Courage is being scared to death - and saddling up anyway. John Wayne
If you read our last article for men that are chronically shy, you will know that I used to be painfully afraid of social interaction. I overcame those irrational fears. We all experience fear in some form from time to time. It's not the fact that you feel fear that can be a problem, it's how you deal with it.
Many people seem to think that brave men are born heroic. They think that courageous men don't experience fear the way we do. I would be terribly disappointed if that were proven to be true. If scientists somehow discovered that brave men have a gene in them that somehow allows them to experience fear to a lesser degree than common men, what a horrible let down that would be, to learn that heroic acts are done simply because of one's genes.
I choose to believe that courage and heroism is a choice. I know this to be true because every time I surf waves that are over a certain size I feel this nauseous wave of fear creep into my gut. I'm not ashamed to say that I've literally thrown up in the water from fear before. But did it stop me from surfing those waves? No, it didn't. And for me personally that was a small, but heroic act. To do something even though you're scared to death while doing it, is in itself a thing of beauty.
Am I telling you this to boost my own ego and show you how brave I am? No. I'm trying to help you understand that no matter where you are in life, no matter what hurdles you face or how insurmountable a task may seem, you can force yourself to take action. We aren't born courageous. It's not a gift like high intelligence that you must be lucky enough to have in your genes. Even the most fearful of people can over time develop real courage. As I've said before, merely acting strong can lead to the development of real strength.
My favorite movie is Braveheart. My favorite scene in the movie is when William Wallace gives the famous speech "...and dying in your beds many years from now, would you be willing to trade all the days, from this day to that, for one chance, just once chance, to come back here and tell our enemies that they may take our lives, but they'll never take our freedom!"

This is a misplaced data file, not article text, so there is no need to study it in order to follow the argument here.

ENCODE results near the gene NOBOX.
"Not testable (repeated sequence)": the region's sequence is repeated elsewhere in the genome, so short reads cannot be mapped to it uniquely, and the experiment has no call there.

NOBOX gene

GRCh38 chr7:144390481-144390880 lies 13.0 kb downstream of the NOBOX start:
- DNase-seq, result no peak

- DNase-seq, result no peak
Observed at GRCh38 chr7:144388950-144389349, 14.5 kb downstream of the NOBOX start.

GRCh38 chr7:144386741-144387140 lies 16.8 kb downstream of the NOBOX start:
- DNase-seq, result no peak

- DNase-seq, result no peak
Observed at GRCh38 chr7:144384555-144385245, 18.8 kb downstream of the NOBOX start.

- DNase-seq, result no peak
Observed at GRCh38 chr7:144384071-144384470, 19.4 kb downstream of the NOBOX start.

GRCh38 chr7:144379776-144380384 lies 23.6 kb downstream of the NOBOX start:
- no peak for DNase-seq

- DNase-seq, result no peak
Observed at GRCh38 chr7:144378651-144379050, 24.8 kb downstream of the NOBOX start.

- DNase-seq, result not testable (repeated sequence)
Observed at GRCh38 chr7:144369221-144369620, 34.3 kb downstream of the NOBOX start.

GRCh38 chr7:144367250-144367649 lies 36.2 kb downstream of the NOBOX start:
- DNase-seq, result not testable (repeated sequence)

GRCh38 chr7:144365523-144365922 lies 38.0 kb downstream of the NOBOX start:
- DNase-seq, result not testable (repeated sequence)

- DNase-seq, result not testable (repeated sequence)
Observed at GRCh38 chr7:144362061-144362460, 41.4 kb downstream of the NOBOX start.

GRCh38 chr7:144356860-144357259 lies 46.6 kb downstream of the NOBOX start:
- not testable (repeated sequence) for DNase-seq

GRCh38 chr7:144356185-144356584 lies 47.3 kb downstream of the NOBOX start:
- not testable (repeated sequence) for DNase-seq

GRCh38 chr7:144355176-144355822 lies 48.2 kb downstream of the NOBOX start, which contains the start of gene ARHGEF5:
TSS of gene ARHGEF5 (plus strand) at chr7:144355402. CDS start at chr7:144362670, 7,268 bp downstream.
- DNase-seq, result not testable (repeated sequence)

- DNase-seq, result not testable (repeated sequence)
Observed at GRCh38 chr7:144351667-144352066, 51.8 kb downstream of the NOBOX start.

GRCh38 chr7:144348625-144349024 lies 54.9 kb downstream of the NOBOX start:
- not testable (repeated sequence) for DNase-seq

That's my favorite scene in the movie because it's about living now and not fearing consequences or death. It's about not living with regret. It's acknowledging that we all die eventually so rather than tiptoe safely to it, embrace life and take risks! Live now!
Yes if you approach a hot woman you may fail, you may look foolish, she may laugh at you. But will you be any worse off after the attempt than you are now? Do you have her phone number right now? What's the worst thing that can happen? That's right, you still won't have her phone number. But you'll be better off for trying because you took a chance! You were courageous enough to say "I don't give a s*#t what she or anyone else thinks, I'm going to do what I want to do."
Think for a moment about how you'll feel when you're 80 years old. You've lived your life and you're laying in a hospice dying. How will you feel? Will you remember your life fondly, knowing that you lived every day to its fullest? Or will you weep bitter tears wondering why you didn't take more risks and live the way your heart pleaded with you to live?
Regret is a horrible thing. Don't force that burden upon yourself. I want you to take a pledge right now.
"To the best of my ability, I will never back away from a challenge due to irrational fear. I will live every day like it's my last. I will suck the essence out of life itself so that when I die, I can look back on these days with pride and contentment."
Now live that pledge. Embrace life, embrace your fears. Approach women, take intelligent risks that make your life fulfilling, and improve yourself daily,
All men die, not all men truly live. William Wallace